That's important. Real important. I read the stories, same as you guys. Mouth-breathing goons who strangle guys in the street. Thugs shooting tear gas at peaceful protesters. Borderline psychos who think they're Dirty Harry when they gun down some poor homeless fucker under a bridge. That's not my bag. Never has been. I mean, don't get me wrong, we had a couple of guys like that. Every department does. And yeah, they'd get a little rough some days, maybe leave a body or two, and the brass would look the other way. But that's the thing, see, I had the opportunity to be one of those guys, and I chose a different path. I was, and this'll sound corny as fuck, I know, but I was theupstanding type. Man of integrity. Defender of the public trust. One of the good guys, y'know?
“Superman,” that's what the captain used to call me. He was serious, too. Fuckers in the department thought it was funny as hell, and the nickname stuck. But I always liked it. Even when they were making fun of me, I took pride in that shit. Truth, justice and the American way, y'know? Scourge of crime, protector of the weak, defender of all that was good in the world.
That's the kind of cop I was. I mean, I wasn't no fucking superhero or anything, but I did the job, and I did it well. I was the guy who'd stop to change your tire when you got a flat in the rain at 2AM. The guy who'd carry an old lady's groceries up six flights of stairs when the elevator was on the fritz. The guy who'd look the other way if you had a little bit of weed on you, and who knew how to calm a situation down rather than use force as a first resort. These fucks, these morons today with goddamn war movie tanks and assault rifles, shooting up a guy just for waving a pocket knife around, it makes me sick. A real cop, he knows how to talk a man down from the edge. He sees a guy flipping out and screaming, and he knows he just needs someone to talk to. That's who I was, I was the guy you could talk to. The “cool cop,” I guess you could say. Hell, I even rescued a kitten from a tree one time. No shit, kitten in a tree like a goddamn cartoon.
Yeah. It was a good job. A damn good job.
But it could get hard.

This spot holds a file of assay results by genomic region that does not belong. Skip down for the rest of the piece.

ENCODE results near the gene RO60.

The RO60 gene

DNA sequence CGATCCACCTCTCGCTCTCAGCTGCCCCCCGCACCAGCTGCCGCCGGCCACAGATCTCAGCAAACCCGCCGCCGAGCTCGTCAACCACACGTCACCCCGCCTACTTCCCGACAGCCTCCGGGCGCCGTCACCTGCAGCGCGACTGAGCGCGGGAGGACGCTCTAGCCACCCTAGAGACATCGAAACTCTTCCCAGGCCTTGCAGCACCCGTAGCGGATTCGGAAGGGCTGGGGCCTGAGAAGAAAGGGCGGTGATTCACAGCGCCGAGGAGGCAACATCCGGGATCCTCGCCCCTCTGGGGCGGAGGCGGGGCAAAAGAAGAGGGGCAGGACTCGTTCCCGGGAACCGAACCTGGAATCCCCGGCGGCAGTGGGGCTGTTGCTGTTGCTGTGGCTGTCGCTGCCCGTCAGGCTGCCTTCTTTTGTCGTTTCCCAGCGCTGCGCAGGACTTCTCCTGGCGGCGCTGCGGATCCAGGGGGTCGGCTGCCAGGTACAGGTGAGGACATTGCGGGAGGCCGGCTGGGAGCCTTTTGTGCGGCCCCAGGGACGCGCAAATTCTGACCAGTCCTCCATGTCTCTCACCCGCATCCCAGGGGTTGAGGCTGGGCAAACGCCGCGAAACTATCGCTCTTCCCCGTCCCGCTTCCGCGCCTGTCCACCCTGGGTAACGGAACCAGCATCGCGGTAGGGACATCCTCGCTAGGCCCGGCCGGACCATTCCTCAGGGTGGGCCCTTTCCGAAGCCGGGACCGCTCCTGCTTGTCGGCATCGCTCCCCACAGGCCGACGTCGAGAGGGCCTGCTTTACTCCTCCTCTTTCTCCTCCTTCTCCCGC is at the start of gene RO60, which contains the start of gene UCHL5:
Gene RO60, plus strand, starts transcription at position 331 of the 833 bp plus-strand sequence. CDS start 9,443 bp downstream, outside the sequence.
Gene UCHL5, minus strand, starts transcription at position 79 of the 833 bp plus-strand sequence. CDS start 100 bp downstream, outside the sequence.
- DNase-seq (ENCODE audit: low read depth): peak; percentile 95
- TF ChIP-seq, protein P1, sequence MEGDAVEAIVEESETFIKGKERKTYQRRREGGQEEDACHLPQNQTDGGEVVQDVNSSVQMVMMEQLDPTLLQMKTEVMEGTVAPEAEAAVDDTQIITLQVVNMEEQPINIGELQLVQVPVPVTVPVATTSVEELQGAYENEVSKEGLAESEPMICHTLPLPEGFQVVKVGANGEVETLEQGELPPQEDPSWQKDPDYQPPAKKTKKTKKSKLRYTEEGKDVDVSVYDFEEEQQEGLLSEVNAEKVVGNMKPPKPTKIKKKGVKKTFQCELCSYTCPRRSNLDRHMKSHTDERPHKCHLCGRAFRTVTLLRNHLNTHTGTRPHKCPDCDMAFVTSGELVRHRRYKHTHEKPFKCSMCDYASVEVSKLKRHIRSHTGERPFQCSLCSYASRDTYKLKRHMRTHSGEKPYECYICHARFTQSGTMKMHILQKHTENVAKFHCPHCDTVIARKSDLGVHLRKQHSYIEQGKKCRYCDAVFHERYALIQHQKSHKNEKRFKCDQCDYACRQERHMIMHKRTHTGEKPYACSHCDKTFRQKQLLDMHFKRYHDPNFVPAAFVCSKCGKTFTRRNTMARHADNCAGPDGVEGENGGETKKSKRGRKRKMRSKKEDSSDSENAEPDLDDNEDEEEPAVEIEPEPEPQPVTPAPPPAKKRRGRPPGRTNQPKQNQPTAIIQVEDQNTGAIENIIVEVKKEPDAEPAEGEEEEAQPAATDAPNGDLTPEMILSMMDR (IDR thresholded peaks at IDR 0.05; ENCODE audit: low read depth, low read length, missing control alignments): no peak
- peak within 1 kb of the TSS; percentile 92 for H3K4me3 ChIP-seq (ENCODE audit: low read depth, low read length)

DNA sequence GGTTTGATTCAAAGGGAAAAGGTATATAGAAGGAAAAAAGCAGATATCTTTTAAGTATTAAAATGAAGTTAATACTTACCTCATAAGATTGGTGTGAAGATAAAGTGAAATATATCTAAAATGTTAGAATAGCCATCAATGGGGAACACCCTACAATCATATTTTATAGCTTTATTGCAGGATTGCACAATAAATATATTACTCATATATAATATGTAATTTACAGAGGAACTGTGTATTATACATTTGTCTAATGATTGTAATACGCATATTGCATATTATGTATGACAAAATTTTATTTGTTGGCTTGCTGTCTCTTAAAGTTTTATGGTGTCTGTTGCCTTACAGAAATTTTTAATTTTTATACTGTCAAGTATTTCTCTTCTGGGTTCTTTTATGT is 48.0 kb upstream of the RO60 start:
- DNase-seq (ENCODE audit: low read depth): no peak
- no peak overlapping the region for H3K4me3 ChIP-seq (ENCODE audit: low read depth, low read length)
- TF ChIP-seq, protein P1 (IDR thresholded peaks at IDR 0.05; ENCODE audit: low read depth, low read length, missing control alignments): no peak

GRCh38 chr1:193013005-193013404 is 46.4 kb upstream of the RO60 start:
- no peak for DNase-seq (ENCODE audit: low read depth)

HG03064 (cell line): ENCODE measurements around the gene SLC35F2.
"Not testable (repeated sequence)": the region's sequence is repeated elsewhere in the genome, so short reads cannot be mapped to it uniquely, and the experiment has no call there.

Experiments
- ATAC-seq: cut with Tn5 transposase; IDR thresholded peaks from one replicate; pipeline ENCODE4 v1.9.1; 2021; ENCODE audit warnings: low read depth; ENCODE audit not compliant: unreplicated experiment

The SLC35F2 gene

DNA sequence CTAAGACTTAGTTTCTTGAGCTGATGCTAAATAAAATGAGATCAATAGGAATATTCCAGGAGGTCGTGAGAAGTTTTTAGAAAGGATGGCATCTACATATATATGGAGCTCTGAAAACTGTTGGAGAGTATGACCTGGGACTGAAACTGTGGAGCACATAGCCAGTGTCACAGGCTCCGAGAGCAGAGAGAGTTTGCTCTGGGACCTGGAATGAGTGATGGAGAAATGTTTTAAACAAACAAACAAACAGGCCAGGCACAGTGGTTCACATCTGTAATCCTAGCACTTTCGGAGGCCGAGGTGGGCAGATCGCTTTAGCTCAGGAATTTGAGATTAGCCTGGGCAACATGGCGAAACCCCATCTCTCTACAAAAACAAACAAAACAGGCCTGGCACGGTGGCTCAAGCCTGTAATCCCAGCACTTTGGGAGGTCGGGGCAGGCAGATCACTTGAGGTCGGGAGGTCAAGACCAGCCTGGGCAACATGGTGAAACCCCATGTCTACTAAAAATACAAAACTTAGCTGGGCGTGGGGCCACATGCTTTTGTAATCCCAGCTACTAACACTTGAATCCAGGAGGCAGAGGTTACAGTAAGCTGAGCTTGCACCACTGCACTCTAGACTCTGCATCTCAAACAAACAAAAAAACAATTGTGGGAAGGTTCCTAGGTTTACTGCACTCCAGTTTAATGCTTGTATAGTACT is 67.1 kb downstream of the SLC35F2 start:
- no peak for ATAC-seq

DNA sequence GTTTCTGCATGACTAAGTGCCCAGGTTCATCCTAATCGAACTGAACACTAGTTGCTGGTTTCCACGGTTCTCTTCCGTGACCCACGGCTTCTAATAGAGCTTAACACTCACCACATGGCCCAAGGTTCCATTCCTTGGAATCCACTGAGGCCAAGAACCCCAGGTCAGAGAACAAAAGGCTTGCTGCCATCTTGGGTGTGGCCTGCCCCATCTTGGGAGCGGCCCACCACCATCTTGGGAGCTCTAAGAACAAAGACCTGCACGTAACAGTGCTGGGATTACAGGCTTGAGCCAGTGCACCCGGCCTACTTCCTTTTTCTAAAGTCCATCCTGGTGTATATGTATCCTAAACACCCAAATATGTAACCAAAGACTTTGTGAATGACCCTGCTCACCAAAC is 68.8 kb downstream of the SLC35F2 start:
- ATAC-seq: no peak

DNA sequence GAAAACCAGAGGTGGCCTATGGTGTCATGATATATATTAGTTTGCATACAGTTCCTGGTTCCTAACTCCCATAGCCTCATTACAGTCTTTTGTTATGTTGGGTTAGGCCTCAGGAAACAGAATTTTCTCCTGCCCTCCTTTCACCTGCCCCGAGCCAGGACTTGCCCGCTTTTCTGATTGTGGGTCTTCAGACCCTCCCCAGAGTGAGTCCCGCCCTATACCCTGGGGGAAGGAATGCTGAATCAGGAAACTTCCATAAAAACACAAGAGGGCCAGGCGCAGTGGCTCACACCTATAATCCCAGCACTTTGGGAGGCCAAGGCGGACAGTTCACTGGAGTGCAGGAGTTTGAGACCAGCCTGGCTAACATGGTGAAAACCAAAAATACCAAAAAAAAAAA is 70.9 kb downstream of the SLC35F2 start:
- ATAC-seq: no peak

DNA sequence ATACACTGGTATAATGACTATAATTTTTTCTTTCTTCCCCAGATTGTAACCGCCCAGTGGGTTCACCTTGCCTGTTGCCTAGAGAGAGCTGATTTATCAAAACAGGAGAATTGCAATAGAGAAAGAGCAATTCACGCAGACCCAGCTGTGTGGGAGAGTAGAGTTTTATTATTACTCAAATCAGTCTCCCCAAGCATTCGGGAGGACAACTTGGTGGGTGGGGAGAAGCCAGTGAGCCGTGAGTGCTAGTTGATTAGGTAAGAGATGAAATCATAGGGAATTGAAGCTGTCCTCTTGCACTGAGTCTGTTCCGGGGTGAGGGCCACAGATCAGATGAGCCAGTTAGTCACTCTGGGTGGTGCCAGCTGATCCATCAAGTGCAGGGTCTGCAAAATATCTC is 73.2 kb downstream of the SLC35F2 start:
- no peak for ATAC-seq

You work the force, you see things it's hard to shake. Collar a guy for beating his wife and kids, only to watch her defend his ass in court. See a family with three kids burned alive in their minivan, while the drunk in the other car walks away with a headache. Spend months putting a case together to pull some dealer scum off the street, only to see him walk because some dumbass clerk forgot to stamp the date on the warrant.
Real justice ain't like the comic books, that's what I'm getting at. There ain't always a happy ending after Superman catches the bad guy.
In real life, it's a lot more...gray.
A man can only take so much gray before it fucks with his head. You gotta find some way to cope. A lot of guys, they drank. Others went to the strip clubs, bought girls they could cry on. One or two offed themselves.
Me, I stayed clean. I had a reputation to uphold. “Superman'll have a Sprite,” they'd joke when we went to the cop bars. Even when they joked, I liked it. I told you that already.
But the gray was getting to me too.
During the day it was alright. Work my beats, file my paperwork, get home to the wife and kid. But at night...at night it was hard. I'd stare at the ceiling, my heart pounding like a goddamn motorcycle piston, afraid of...I don't know what. When I would sleep, I'd get maybe an hour or two before I woke up, soaked in sweat, scared of something I couldn't even fucking remember. The wife wanted me to see a shrink, but that kind of noise makes its way around the department quick, and when the brass hears that you can't handle your shit like a man, you can kiss your chance at command goodbye.
I guess it's kind of stupid now, talking about command. I was kicked off my beat a couple years ago after an incident that made the papers. It was a whole fucking thing for a little while. Maybe you heard about it. This dealer, Zed Potch, he was involved in an altercation with a buyer and his girlfriend one night. Shit went bad, words were said, Potch took a knife and cut them both up. Partner and I arrived on the scene just as the knife came out, saw the whole thing. Partner took off after Potch, and I stayed to help the victims. The girl died, the guy lived. She was pregnant, it turned out, and the papers picked it up. Sob story at first, your typical “horrors of big city crime” crap. But after it made the news, people started asking questions.
Like “Why did you save the white guy and not the black girl?” kind of questions.
Bullshit. It was all such fucking bullshit. Bunch of guys in the department were black, my goddamn partner was black. That had nothing to do with it. Anyone, anyone will tell you, in all my years on the force, I never treated anyone different on account of their skin color. No matter who you were, what color, where you were from, whatever. If you were a part of my community I swore an oath to protect you, and I did just that.
The fact that she was black had nothing to do with it. I can tell you that much.